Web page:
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Music & the Voice: Giraffes & Singing

LITTLE KIDS, GIRAFFES, & SINGING!

Do giraffes have vocal cords?

Photo from the artists at Dollar Photo Club 

Many children are fascinated with giraffes and they are very interesting animals! Their long necks have evolved over time and there are some interesting facts about why giraffes don't have much of a voice. I found an informative site called, "Tetrapod Zoology" from Daren Naish who is a writer & technical editor at Scientific American Publications, and a palaeo-zoologist from the University of Portsmouth, UK. (Click the links to learn more)

Here is some information from the article about giraffe anatomy from his recent studies and dissection of a giraffe who was killed by poachers:

"Perhaps the most memorable scene involved the dissection of the recurrent laryngeal nerve: the branch of the vagus nerve that travels from the brain to the larynx. Rather than going directly for all of 50 mm or so, it needlessly travels all the way down to the heart, loops round the aorta, and then comes all the way back up to the larynx. This is more pronounced in a giraffe than any other living animal, of course. This is illogical 'bad design' and apparently the result of historical legacy: in the earliest vertebrates, the nerve was taking the most direct route, but once necks evolved the nerve found itself in the middle of a complex vascular junction, and had to remain tangled with the aorta even when the aorta and the brain became widely separated. 'Bad design', whatever it means and whatever significance you want to give it, does demonstrate the contingent nature of evolution..."This might explain the debate about whether giraffes have vocal cords or not. They indeed don't have a "voice" to speak of, but the reason is because of the long journey the laryngeal nerve must take to function in the modern day giraffe.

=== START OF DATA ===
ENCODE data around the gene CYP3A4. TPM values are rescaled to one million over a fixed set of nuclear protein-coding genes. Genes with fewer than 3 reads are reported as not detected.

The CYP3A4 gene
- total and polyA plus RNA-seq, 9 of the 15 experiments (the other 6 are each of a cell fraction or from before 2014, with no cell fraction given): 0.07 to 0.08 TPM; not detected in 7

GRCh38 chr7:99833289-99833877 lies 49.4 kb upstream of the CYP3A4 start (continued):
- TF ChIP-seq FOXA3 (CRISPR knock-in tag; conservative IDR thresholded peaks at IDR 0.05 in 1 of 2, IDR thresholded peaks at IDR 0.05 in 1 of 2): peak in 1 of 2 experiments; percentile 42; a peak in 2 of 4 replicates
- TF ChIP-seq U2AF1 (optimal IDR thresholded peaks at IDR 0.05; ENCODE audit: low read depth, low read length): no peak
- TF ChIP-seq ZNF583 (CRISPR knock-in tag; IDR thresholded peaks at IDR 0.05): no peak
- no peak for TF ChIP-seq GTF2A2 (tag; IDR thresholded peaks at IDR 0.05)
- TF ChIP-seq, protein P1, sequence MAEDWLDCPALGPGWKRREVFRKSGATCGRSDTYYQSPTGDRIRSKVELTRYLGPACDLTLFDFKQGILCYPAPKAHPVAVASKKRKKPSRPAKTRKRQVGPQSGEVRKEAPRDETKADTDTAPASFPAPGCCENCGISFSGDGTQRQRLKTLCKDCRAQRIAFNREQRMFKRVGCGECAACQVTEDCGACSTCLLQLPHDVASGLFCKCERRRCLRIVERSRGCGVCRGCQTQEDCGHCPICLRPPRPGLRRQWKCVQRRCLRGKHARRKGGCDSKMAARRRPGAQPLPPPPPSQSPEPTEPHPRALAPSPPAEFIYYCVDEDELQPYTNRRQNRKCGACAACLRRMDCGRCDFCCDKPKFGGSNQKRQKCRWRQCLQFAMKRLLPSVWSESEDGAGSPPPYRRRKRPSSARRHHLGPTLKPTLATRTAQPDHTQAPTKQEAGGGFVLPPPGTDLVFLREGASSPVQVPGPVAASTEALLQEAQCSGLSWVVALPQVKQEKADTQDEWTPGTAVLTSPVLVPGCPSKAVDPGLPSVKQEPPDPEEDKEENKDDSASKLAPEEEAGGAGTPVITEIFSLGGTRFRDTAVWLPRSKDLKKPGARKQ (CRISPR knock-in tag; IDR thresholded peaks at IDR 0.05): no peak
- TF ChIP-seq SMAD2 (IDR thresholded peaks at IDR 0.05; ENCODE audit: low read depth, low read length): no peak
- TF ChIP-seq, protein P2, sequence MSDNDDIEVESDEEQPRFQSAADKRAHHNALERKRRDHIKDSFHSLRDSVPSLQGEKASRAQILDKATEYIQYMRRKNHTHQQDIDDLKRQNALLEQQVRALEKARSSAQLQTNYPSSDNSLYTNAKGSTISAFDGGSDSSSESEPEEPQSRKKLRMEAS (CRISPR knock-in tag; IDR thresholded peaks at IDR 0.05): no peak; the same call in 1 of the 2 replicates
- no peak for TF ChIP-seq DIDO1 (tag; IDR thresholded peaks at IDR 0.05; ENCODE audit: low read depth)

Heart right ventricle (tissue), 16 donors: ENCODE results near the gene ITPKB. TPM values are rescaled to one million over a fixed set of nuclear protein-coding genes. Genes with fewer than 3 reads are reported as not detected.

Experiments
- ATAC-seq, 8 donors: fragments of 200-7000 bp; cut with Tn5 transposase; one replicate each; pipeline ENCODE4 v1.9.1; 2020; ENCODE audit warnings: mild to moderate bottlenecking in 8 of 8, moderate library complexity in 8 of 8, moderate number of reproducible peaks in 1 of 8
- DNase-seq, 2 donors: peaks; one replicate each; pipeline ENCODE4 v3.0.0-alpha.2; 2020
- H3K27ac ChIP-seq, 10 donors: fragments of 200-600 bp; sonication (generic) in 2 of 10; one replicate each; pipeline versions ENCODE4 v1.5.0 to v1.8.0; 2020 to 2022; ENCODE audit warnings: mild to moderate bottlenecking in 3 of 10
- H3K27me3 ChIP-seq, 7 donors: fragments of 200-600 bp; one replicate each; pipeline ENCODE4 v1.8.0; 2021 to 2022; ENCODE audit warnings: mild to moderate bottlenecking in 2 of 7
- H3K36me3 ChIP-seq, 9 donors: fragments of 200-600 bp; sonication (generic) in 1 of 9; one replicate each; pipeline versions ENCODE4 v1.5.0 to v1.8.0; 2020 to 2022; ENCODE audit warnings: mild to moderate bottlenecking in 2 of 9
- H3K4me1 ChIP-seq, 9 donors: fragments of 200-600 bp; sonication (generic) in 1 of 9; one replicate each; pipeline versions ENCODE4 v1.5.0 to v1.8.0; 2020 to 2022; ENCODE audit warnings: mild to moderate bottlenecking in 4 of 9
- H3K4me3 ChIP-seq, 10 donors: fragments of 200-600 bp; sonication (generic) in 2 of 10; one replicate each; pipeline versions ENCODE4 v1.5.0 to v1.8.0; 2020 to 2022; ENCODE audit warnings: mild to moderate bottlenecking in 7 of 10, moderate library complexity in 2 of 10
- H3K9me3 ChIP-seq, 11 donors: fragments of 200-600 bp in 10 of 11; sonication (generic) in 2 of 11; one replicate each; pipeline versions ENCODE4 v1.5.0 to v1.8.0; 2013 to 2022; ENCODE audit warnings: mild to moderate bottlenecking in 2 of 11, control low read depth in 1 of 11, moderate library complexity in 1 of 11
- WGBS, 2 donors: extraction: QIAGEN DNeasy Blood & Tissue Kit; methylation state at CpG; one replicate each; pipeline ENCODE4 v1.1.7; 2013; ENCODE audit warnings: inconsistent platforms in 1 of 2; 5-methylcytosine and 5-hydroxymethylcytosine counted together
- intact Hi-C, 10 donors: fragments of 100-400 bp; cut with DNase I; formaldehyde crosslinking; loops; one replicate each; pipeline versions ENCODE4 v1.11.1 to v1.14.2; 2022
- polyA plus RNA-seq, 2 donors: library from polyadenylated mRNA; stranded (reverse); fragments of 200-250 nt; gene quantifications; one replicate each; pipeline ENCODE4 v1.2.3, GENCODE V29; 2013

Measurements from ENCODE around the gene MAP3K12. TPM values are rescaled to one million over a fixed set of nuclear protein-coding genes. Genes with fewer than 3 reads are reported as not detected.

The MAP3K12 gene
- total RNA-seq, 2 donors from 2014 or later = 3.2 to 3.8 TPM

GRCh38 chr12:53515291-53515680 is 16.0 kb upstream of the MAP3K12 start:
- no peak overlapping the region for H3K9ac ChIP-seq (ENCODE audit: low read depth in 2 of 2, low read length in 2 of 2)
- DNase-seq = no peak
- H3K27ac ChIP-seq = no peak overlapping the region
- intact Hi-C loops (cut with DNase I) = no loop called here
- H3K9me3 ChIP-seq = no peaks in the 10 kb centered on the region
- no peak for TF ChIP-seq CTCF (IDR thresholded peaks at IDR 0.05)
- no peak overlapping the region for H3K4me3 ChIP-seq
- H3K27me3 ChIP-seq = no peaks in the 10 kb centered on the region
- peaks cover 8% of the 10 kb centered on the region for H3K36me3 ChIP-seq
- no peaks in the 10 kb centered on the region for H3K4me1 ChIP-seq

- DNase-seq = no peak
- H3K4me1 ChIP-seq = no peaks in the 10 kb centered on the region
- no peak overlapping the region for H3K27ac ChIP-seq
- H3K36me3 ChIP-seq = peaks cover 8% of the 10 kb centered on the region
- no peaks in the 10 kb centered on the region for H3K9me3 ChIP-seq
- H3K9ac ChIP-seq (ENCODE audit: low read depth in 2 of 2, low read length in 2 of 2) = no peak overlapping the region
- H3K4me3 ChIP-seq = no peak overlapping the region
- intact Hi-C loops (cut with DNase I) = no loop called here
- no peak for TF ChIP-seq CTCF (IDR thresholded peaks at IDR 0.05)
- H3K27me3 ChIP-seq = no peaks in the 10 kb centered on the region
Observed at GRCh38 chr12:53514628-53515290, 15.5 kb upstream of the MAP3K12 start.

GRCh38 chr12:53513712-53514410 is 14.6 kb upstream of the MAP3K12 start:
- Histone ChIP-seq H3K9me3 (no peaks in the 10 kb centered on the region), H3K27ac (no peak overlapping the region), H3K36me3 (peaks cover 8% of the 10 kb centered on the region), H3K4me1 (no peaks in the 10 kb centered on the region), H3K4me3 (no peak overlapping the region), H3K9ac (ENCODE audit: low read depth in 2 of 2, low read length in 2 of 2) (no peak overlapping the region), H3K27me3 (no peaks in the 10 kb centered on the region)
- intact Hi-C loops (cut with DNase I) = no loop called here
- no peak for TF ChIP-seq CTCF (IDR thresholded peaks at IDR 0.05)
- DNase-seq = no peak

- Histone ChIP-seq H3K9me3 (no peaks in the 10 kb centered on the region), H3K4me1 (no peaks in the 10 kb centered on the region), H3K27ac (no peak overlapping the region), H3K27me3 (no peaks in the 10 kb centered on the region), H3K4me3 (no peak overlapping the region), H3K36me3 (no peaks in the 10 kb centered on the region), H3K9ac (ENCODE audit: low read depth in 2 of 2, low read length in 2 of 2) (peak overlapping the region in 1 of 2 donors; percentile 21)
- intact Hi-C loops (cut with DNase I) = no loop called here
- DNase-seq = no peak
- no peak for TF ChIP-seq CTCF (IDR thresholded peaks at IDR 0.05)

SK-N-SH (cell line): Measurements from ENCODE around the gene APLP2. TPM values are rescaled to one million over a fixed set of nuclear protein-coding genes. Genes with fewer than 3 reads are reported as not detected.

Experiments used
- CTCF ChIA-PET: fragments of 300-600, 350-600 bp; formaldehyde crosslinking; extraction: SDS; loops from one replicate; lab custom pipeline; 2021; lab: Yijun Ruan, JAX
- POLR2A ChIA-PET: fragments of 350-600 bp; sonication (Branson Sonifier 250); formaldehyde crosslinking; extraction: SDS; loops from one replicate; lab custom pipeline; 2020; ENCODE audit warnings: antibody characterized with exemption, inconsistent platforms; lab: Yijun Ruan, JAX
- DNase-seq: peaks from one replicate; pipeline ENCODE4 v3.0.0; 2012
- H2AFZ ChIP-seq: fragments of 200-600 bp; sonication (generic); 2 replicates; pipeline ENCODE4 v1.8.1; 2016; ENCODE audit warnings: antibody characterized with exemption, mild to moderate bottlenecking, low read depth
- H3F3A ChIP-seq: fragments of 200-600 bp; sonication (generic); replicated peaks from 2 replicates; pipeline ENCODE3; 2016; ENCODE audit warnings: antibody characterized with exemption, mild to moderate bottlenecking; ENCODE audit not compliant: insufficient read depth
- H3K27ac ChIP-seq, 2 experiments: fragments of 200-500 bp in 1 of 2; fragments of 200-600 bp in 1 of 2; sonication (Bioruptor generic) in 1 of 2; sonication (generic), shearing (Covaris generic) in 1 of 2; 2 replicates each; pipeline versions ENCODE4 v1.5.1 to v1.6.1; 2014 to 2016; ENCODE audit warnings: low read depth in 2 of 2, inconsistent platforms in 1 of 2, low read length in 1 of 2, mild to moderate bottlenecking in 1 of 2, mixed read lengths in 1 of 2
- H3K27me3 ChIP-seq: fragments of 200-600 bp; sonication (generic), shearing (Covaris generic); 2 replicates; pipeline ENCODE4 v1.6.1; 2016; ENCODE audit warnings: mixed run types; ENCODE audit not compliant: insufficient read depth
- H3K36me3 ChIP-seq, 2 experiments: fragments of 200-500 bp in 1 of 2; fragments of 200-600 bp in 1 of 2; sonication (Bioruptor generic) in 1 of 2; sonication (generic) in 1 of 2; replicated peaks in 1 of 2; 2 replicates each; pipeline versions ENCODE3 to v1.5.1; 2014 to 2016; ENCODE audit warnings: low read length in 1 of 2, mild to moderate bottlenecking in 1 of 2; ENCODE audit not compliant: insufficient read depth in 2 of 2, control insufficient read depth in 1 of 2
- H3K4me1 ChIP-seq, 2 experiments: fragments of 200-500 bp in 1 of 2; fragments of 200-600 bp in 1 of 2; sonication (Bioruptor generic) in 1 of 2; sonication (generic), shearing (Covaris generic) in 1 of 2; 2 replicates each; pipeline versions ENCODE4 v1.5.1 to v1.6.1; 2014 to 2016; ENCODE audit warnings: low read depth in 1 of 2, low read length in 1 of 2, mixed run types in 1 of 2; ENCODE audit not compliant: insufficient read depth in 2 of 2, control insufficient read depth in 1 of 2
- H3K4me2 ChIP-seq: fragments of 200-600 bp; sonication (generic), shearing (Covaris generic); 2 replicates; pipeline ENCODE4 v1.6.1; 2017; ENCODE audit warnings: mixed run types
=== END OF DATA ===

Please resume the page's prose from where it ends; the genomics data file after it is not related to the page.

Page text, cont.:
For me, I find it interesting that the nerves of the larynx  need to travel from the brain to the heart before ending up at the throat where vocal cords reside. This supports the old Cherokee belief that the voice is connected to the heart. American Cherokee teachings say that it is possible to strengthen the voice by strengthening the heart and also strengthening the heart strengthens the voice. So, singing is a healthy activity in every way! This is probably why so many people say that music is healing, especially singing.


Photo from the artists at Dollar Photo Club

You might be interested to know the various stages of vocal development according to Joanne Rutkowski from "Exploring the Many Voices of Children"(Kindermusik International Notes, Feb/March, 2001) 

"What a joy to hear young children sing. Each child's voice is his or her own instrument and brings much pleasure....The following five terms can be used to identify children's voices:
  • Pre-Singer: These children generally use a talking voice no matter what type of voice they are asked to use. They 'sing' by talking.
  • Speaker Range Singer: These children talk when asked to talk and they "sing" when asked to sing, but they use the same limited range for singing as they do for talking.
  • Limited Range Singer: These children use at least two voice ranges. They talk in their normal speaking range, but when asked to sing they use a little higher range (generally from D above middle C to around F-sharp or G)
  • Initial Range Singer: These children speak in their speaking range, but they also use a voice range from D above middle C to A when singing.
  • Singer: These children use all their voice. They sing in a wide range, using much vocal inflection when talking and produce a wide variety of sounds." 

 Photo from the artists at Dollar Photo Club

This information can be very helpful and seems to go along with developmental milestones in young children. The older Preschoolers are beginning to sing in a wider range, while the younger Preschoolers are just learning to distinguish their singing voice from their speaking voice. Where is your child's singing voice these days? Singing a lot is a great way to help your child develop musically.

Hope you get lots of time to sing this week!




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